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Japan · 1954
1h 36m
Director Ishirō Honda
Starring Akira Takarada, Momoko Kôchi, Akihiko Hirata, Takashi Shimura
Genre Horror, Science Fiction, Thriller

Japan is thrown into a panic after several ships explode and are sunk near Odo Island. An expedition to the island, led by paleontologist Professor Kyohei Yemani, soon discovers something more devastating than imagined in the form of a 164-foot-tall monster whom the natives call Gojira. The monster’s rampage threatens to destroy the world.

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What are people saying?

Conner Dejecacion Profile picture for Conner Dejecacion

The original Godzilla remains a fascinating post-war study of nuclear destruction and national tragedy. Even in the age of Oppenheimer which seems to be the definitive meditation on the atomic bomb, Godzilla's enduring legacy is a testament to the creature's cultural resilience and adaptability to metaphor. Godzilla's been a symbol for the atomic bomb, yes, but also government bureaucracy and, most recently, guilt. Even a film as old as this manages to capture the horror of atomic destruction and the sheer loss of a life a superweapon can enable with the wave of a hand - or claw, or foot.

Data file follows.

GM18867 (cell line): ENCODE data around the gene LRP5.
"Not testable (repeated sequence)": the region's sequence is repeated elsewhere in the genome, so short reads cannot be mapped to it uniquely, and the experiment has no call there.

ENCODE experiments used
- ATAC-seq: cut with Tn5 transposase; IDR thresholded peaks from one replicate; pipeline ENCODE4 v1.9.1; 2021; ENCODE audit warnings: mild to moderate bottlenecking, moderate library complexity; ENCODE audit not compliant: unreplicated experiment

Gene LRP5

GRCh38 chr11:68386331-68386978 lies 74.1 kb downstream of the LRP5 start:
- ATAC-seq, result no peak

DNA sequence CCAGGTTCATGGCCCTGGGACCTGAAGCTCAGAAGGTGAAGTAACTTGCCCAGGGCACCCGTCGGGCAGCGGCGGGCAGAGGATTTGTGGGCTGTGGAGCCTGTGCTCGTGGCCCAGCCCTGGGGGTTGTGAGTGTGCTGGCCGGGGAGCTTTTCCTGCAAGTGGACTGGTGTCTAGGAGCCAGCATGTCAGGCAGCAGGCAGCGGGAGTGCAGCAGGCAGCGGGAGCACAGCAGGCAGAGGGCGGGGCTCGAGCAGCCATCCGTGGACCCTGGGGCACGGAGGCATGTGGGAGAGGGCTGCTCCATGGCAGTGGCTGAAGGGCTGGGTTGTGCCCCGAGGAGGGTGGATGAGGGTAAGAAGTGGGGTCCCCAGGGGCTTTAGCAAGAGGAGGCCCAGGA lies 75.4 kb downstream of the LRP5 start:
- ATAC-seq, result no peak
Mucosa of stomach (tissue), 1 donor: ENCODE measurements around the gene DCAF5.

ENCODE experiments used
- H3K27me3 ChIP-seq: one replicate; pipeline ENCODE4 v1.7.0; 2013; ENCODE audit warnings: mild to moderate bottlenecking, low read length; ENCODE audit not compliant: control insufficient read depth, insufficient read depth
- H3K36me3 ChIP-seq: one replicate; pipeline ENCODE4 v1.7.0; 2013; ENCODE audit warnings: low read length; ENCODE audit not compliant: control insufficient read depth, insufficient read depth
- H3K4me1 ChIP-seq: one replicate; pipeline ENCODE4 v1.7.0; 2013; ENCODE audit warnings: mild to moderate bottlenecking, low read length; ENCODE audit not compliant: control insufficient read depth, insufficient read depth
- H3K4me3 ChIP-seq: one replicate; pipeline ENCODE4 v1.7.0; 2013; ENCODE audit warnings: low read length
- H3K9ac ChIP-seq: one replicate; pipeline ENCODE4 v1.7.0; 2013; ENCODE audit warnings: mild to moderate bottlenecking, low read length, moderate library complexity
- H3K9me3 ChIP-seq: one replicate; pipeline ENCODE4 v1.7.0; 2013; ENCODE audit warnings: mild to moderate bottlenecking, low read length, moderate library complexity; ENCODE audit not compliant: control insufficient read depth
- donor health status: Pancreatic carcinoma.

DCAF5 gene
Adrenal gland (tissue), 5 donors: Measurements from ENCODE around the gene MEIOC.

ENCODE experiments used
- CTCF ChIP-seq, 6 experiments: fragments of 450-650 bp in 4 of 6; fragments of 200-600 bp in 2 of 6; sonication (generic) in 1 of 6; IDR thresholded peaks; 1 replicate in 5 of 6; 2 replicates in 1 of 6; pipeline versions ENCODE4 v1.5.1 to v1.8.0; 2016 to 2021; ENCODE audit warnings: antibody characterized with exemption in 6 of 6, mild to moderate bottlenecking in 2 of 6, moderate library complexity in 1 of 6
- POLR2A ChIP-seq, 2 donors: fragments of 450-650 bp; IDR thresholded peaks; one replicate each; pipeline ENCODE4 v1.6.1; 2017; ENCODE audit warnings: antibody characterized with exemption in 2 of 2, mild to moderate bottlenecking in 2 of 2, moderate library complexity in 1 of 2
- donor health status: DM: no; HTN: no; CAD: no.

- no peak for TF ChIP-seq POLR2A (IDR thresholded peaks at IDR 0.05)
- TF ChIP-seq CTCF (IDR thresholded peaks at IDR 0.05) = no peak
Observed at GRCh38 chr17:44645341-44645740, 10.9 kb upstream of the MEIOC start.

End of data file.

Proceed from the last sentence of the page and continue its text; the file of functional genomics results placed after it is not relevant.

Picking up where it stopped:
What are critics saying?


L.A. Weekly by

Can now be appreciated not just as a minor classic of tragic destruction, but also as a somber exploration of conflicted postwar emotions.


Christian Science Monitor by David Sterritt

Not that Honda's original Godzilla is a message movie first and foremost. It's a horror flick, and an ingenious one at that, with visual effects so vivid that gimmicky spin-offs became an enduring staple of popular film.


Village Voice by J. Hoberman

As crass as it is visionary, Godzilla belongs with--and might well trump--the art films "Hiroshima Mon Amour" and "Dr. Strangelove" as a daring attempt to fashion a terrible poetry from the mind-melting horror of atomic warfare.


Film Threat by Phil Hall

While the Raymond Burr sequences and the subsequent clumsy English dubbing of the remaining Japanese footage made the U.S. version an unintentionally funny movie, the complete Japanese version is an unfunny bore.


Washington Post by Stephen Hunter

Its images of the destruction of the cities is far more powerful than in American films, where the cities are trashed for the pure pleasure of destruction, without any real sense of human loss.

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